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Messages - nateo

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Ingredients / Re: Adding oats during the boil?
« on: April 22, 2012, 11:18:40 AM »
He's just adding beta glucans to the wort.  I don't think that is the best way to add them to the wort.  Its better to mash it and leave the grain in the tun and avoid any possibility of tannin extraction.

Are tannins always bad? I thought the tannin extraction during decoction mashing is part of what gives beer like Maerzen a nice structure.

All Grain Brewing / Re: PH question
« on: April 22, 2012, 11:14:48 AM »
Part of this is due to the magic of buffering capacity of the mash.  In my experience, most mashes, even from the extremes of stout to pilsner, naturally fall in between 5.5 and 5.7 without any adjustments with a moderately soft water! 

Yeah, I can't remember the last time I actually had to raise the alkalinity in my water, even with lots of roasted barley. Whenever I see anyone planning on adding chalk or lime to their mash, little alarm bells start ringing in my head. My water (lime treated) still has a decent amount of alkalinity, but even with just pils mashes, they usually fall in at the high end (5.8-5.9) but I've never seen a mash over 6.

Going Pro / Re: Brewers have all kinds of beliefs
« on: April 22, 2012, 11:04:40 AM »
With the system they had, it would've been easy to employ lime or boil softening. I've become more lax about brewing water, but I thought it was odd to say basically "I don't believe in using brewing salts, but super moss is fine."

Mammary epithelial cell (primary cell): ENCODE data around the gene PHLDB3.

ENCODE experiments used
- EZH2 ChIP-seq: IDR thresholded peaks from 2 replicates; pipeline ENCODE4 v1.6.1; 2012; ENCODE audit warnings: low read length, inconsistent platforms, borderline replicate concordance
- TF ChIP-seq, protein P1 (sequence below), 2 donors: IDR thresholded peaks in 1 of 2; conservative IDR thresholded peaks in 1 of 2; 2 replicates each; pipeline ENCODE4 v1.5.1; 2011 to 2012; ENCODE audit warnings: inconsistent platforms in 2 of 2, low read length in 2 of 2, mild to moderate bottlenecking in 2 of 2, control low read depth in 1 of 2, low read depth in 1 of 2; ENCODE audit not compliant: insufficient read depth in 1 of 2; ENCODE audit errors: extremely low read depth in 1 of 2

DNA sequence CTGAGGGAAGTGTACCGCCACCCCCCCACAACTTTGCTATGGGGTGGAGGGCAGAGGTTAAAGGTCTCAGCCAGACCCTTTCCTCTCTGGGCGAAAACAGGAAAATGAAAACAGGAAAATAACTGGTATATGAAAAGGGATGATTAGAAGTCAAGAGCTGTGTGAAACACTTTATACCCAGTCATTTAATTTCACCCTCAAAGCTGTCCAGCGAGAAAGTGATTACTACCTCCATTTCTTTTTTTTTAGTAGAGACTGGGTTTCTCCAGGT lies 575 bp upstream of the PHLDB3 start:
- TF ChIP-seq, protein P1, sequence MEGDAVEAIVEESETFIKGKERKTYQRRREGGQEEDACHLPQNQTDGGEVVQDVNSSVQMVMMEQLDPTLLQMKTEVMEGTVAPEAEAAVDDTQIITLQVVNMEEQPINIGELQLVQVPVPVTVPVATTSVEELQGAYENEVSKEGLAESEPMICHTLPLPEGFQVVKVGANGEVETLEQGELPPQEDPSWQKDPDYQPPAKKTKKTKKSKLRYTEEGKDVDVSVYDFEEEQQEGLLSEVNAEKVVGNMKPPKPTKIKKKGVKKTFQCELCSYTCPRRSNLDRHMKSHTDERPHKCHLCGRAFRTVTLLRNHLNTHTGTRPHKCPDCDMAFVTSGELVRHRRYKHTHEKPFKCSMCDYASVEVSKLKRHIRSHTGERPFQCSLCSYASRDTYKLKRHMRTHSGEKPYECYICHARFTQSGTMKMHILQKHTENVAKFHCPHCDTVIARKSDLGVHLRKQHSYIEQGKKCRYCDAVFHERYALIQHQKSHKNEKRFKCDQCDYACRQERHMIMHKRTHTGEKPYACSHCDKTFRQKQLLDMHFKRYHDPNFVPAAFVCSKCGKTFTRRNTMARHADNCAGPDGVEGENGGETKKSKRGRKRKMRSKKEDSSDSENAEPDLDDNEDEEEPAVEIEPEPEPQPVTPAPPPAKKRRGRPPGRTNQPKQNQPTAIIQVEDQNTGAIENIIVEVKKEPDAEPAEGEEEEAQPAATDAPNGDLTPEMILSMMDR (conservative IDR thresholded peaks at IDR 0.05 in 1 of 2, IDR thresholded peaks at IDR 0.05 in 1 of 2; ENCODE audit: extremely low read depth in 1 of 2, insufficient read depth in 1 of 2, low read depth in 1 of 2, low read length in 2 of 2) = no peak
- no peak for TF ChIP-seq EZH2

I've always thought of brewing with salts to be like cooking with spices. The right one in the right amount makes a dish "pop" but the wrong ones, or too much, will make a dish just awful. I've never heard a chef say "I don't believe in using Tarragon" but I've heard a few pro brewers say they don't believe in treating their water in any way.

General Homebrew Discussion / Re: Swift kick to the nuts!
« on: April 22, 2012, 10:57:15 AM »
I've gotten some really useful critiques from contests, and some really godawful critiques from contests. At one comp I had like three judges tell me my Belgian Dark Strong (80% pils, 20% D2, fermented with 3787 @ 70*) was mis-entered, and should have been entered as an English Barleywine. So, don't expect judges to always know what they're talking about.

All Grain Brewing / Re: PH question
« on: April 22, 2012, 09:56:07 AM »
Getting within 0.2 of your target pH is incredibly accurate for a spreadsheet. That's why I like Bru'n water so much. I always doublecheck with a meter.

Mash pH is one of the last mostly unexplored parameters. I know Martin has mentioned this before. For instance, a beer with a mash pH of 5.2 will taste different than the same beer at 5.5. The exact differences haven't really been explored on a homebrew scale.

Going Pro / Brewers have all kinds of beliefs
« on: April 22, 2012, 08:53:48 AM »
I really enjoy touring breweries and talking to different brewers. I'm always amazed at how much differing opinion there is about brewing.

The last brewery I went to had a German brewhouse, with a sweet mash agitator in the boil kettle (I assume for decoction mashing? I don't know why else your BK would need a mash agitator.) They didn't do any decoctions though, so I thought it was an odd choice. Maybe they got a good deal on it or something.

They also just used regular municipal water run through a whole-house filter. I asked about their water hardness, since most of the water I've seen in MO is hard as nails. They said their water was really hard, and they tried to brew a Koelsch and it turned out horrible.

I asked if they had tried any softening techniques, like boiling or lime treatment, and the brewer said he doesn't believe in adding any chemicals to his beer. He didn't believe in adding any brewing salts either.